State health officials are urging people to get vaccinated for the flu to avoid unnecessary hospitalizations during a pandemic that has already strained hospital capacity.
The Department of Health recommended Hawaii residents get vaccinated by the end of October.
“Flu vaccines will not prevent COVID-19, but they will reduce the burden of flu illnesses, hospitalizations and deaths on the health care system,” said Immunization Branch Chief Ron Balajadia in a statement. “Getting your flu shot also helps to conserve scarce medical resources for the care of people with COVID-19.”
Kaiser Permanente Hawaii began drive-thru flu shot clinics earlier this month.
Kaiser Permanente Hawaii
Multiple Hawaii hospitals are offering free flu shots.
The Queen’s Health System is offering flu shots at drive-thru clinics on Oahu beginning Sunday. No appointment is necessary. Forms, eligibility information and a drive-thru location schedule is available online.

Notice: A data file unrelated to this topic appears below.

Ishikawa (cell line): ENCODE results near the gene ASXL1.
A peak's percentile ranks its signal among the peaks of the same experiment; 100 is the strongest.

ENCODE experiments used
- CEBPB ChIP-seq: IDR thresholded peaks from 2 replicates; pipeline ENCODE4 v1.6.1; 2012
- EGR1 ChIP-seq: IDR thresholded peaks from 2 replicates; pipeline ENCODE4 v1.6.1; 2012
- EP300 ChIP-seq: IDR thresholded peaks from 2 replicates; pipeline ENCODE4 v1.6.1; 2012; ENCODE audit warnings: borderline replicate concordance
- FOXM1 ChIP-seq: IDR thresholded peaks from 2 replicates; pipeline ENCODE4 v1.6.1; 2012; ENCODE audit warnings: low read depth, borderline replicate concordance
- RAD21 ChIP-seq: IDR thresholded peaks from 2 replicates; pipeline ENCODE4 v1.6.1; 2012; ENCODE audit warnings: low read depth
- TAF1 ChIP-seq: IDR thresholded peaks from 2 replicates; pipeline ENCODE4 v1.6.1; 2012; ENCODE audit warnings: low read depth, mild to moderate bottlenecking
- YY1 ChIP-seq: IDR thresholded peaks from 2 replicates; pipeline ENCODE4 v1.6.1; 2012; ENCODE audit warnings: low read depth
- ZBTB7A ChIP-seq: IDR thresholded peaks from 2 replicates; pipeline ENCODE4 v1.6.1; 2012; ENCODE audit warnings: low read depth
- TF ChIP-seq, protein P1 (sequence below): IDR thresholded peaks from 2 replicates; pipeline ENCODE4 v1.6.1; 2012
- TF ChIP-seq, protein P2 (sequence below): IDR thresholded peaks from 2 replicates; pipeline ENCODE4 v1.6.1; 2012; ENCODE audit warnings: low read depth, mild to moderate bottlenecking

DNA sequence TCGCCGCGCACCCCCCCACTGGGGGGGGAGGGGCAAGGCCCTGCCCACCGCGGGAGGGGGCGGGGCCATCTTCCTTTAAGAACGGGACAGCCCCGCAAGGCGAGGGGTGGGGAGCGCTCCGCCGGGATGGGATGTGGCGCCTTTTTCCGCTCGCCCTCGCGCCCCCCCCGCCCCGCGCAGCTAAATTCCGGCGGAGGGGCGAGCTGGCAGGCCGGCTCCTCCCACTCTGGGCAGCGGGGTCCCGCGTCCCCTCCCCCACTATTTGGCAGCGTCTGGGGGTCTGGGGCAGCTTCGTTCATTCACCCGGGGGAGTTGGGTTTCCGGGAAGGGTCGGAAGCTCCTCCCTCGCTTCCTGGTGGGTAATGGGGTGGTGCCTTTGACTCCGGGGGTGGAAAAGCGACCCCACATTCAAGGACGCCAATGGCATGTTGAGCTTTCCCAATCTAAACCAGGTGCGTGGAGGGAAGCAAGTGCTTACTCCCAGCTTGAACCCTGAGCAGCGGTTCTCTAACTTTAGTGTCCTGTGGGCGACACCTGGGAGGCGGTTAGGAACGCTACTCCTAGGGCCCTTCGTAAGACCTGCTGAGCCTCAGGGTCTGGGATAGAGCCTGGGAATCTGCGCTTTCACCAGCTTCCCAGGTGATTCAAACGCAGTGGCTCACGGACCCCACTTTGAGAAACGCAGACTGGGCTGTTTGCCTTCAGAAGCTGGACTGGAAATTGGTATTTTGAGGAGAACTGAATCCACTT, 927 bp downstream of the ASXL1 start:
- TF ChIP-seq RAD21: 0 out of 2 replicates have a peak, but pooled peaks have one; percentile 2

Kaiser Permanente Hawaii began its drive thru flu shot clinics Sept. 5. Clinic locations and a schedule is also online.
Symptoms of flu are similar to those of COVID-19: fever, cough, sore throat, runny or stuffy nose, muscle or body aches, headaches, fatigue and sometimes vomiting and diarrhea. Having the flu and COVID-19 at once could pose higher risk of health complications. A United Kingdom study of 58 hospitalized patients found the risk of death more than doubled among those who were infected with both.
“It is especially important this year since we want our hospitals to be available to all members of our community and not be overwhelmed with flu and COVID patients,” said Jill Hoggard Green, president and CEO of The Queen’s Health Systems.
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